10 Things People Stop Doing When They Get iPhones
By Liz Riggs
May 23, 2013
Liz Riggs is a freelance writer and English teacher in Nashville, Tenn. She eats stories like grapes and has a very serious appreciation for macaroni and cheese. Follow her on Twitter at your own risk @riggser.
Before cell phones, we’d have to call each other’s landlines and “ask to speak to” whomever we were actually trying to reach.
It had the potential to be awkward and uncomfortable. Especially if your boyfriend’s dad answered.
We had no idea how hard life was without the Internet. When the first cell phones came into play, we discovered the beauty of T9 and the game Snake as technology barreled ahead. Fast forward a few years, and Google Maps has made GPS tools like the Garmin obsolete. We take videos at concerts instead of relying on our memories, preferring to watch this “live show” through a digital viewer. We message people instead of calling them up and asking for a date. We check Twitter and avoid voicemail. Our phones are remote controls for our lives. And, in becoming so, they’ve cut out certain parts of our lives. Some parts that, perhaps, didn’t need cutting out.
Looking Up a Family Recipe
It’s easy to Google anything you want to know. I can type in half of the word “chicken” and thousands of recipes will flood my screen, promising me speed and efficiency and “simplicity.” But wasn’t there something inherently special about the biscuit recipe that had been passed down from grandma to mom and then sort of to you, but of course you lost it? It’s the kind of recipe you have to call your mom for. The kind she has to dig through an old desk drawer and find a notecard that has batter from an old batch of cookies stuck to it. But it’s worth it.
When’s the last time you got involved in a good, hard-fought game of War? Egyptian Rats? Gin? Pitch? These 52 cards seem so irrelevant now with Twitter and Angry Birds and Words With Friends and whatever passing-phase app is coming out tomorrow. But, this is exactly the sort of pastime that got you to sit down with friends, compete in a calm (unless you’re playing my version of Egyptian Rats) environment and talk to people.
A lost art form, a true way to show your love and dedication and affinity for musical matchings. Sure, you can still throw together a Spotify playlist for your one true love, but you’re going to have a hard time convincing them that there’s anything terribly romantic about the link you instant message them.
Okay. Maybe there was a lot of shouting, a lot of grumbling, and definitely a lot of trying to shoot red shells at Princess Peach, but playing Mario Kart was a way of bringing a community of people together. It was the game you threw in the N64 when someone’s awkward cousin came over. Or when you realized your new college roommate didn’t like leaving the room. It was the great equalizer, the common ground for all mankind. No matter who you were, or where you came from, you knew your way around Mario Kart. And, then we just stopped playing, trading this communal video game for staring at our phone in solitude, playing games with our thumbs. How do you think that made Yoshi feel?
Kick the Can. Capture the Flag. Kickball. Flashlight Tag. Some kids called them “Night Games.” Some people called them “Games I Played When I Was 10.” And, there’s truth to both of those titles. So, why’d they have to stop? Is it because we don’t live on cul-de-sacs anymore? They allowed us to interact with perfect strangers and distant neighbors and so many people we wouldn’t have ever normally hung out with. The only connection you needed in order to play was to live in the same neighborhood.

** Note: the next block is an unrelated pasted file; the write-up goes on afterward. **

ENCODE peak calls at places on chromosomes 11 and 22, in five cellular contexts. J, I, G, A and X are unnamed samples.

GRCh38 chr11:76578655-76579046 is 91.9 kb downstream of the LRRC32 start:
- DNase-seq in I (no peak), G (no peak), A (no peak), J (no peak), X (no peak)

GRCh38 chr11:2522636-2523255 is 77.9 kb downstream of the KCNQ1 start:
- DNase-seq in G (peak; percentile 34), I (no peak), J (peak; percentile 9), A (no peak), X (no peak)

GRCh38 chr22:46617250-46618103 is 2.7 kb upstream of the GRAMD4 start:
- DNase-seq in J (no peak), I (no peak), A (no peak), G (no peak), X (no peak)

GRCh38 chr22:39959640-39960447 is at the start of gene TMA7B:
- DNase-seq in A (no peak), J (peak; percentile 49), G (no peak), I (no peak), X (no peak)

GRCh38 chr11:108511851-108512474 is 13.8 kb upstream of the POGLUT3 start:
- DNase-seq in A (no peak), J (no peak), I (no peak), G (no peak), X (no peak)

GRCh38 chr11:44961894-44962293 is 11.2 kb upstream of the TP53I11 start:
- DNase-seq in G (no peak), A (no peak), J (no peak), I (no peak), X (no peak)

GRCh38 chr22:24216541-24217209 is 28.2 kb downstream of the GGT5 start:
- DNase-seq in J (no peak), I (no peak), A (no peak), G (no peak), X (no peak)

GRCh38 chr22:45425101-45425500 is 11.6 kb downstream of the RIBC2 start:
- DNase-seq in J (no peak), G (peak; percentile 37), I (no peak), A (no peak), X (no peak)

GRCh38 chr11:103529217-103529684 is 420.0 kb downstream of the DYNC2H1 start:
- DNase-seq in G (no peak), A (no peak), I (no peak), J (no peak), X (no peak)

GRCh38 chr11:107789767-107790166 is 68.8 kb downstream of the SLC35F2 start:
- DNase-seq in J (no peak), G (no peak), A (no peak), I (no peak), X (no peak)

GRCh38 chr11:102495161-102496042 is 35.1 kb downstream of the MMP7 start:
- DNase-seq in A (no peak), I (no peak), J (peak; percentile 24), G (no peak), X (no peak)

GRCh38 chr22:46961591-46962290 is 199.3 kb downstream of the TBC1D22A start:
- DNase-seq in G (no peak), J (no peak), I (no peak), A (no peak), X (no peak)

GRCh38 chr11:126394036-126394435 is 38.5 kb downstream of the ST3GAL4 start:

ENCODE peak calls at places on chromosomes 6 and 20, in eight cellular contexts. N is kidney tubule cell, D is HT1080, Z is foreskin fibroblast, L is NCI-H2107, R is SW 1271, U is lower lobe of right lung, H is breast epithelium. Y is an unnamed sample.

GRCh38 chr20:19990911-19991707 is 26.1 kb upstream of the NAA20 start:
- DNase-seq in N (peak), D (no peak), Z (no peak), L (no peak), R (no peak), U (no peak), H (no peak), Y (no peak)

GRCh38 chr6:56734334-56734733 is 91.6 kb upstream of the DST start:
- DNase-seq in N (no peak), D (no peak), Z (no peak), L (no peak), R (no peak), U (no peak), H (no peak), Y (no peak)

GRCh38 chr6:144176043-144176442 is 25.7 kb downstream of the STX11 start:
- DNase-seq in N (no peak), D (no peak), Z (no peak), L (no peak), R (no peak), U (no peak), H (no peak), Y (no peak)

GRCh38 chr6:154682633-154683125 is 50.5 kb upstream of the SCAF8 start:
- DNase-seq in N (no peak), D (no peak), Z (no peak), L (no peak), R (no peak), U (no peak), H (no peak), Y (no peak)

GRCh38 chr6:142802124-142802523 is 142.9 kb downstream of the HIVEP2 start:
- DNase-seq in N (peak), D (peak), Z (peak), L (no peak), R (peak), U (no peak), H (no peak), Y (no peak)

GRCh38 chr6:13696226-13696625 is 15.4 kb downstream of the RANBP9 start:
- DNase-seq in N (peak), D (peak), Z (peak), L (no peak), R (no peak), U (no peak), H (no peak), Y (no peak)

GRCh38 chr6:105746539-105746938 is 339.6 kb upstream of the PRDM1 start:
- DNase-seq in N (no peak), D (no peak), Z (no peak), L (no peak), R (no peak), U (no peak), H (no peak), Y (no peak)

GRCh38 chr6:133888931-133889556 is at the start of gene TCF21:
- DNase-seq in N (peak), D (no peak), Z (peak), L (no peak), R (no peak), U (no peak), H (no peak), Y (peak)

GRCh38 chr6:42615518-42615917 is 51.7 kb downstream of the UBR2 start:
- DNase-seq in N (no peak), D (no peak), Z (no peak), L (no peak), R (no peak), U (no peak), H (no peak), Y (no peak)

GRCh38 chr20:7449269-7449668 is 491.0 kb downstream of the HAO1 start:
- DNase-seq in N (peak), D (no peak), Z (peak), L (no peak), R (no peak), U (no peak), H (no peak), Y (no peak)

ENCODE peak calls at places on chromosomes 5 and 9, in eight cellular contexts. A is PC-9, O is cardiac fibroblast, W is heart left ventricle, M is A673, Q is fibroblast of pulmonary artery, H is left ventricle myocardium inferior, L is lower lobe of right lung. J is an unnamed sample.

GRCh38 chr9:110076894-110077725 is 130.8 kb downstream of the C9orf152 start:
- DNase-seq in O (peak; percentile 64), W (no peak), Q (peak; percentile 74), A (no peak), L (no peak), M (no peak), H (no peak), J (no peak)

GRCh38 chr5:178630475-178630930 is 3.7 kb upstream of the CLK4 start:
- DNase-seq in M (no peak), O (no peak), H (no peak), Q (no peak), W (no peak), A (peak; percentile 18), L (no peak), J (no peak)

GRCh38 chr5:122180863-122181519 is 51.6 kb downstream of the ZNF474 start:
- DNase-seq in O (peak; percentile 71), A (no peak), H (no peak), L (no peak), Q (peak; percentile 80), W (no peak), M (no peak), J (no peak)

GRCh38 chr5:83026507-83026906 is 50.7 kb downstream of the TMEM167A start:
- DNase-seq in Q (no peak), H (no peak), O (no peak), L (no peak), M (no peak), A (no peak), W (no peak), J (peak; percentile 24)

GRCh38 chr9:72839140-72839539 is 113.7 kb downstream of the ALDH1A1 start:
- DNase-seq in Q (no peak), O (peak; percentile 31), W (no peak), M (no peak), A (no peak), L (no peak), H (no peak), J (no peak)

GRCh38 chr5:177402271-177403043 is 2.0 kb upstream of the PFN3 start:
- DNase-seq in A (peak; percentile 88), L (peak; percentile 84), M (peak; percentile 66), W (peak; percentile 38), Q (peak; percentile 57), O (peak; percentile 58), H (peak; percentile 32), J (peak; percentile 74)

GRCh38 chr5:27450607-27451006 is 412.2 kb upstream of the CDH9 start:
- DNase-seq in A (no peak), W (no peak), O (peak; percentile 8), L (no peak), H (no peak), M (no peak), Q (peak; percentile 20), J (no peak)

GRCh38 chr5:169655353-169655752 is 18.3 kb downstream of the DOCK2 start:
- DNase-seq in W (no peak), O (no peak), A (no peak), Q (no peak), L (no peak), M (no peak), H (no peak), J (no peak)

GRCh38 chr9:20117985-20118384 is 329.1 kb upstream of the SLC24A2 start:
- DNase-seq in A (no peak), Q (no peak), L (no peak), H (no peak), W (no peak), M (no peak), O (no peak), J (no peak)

Tracking Down The Ice Cream Truck
There are roughly 13 apps devoted to finding the closest ice cream store. The days when you’d hear “The Entertainer” buzzing down the street and you’d start digging through the couch cushions for quarters so you could afford one of those popsicles that also looked like a firework and tasted like diabetes are long gone.
Listening to the Radio
Sure, it was full of annoying commercials and a lot of overplayed pop songs, but wasn’t it all worth it for that moment when that one song you loved came on? That kind of excitement doesn’t quite exist anymore now that we can find whatever song, whenever we want, to play as many times as we want. The radio made us feel lucky. It made good music a rare, thrilling experience, just out of our reach.
Reading Things On Paper
This is horribly contradictory considering the medium of this article. But, when’s the last time you read something that couldn’t just be deleted or turned off? Or read a book while you were in line at the DMV instead of scrolling through your Twitter feed? Reading a book was once the pinnacle of “relaxing.” Now, digesting information that takes longer than 140 characters to establish feels like a chore.
It may be inconvenient, it may make us late, and it may even be a little bit scary, but it’s pretty much never going to happen again. Isn’t that a little strange to think about? There’s simply not a great excuse for getting lost now, unless your phone was swallowed by wolves in a forest (but even then, how would anyone end up in a forest?) Some of us have had many of our greatest adventures while lost. There’s not much adventure in always knowing where you’re going and what time you’re going to get there.
Sending a Postcard
Now you get your restaurant bills on postcards or you buy old ones at the Flea Market to stick on your walls. But these artifacts have recently become true vestiges of a time deep in the past. Now, when we’re far away from home, witnessing a spectacular site—or maybe just wanting to send our love—we snap a picture of wherever we are and send a text. Maybe even a video. Convenient, sure. But what are you going to do: show your grandkids a box of old texts?
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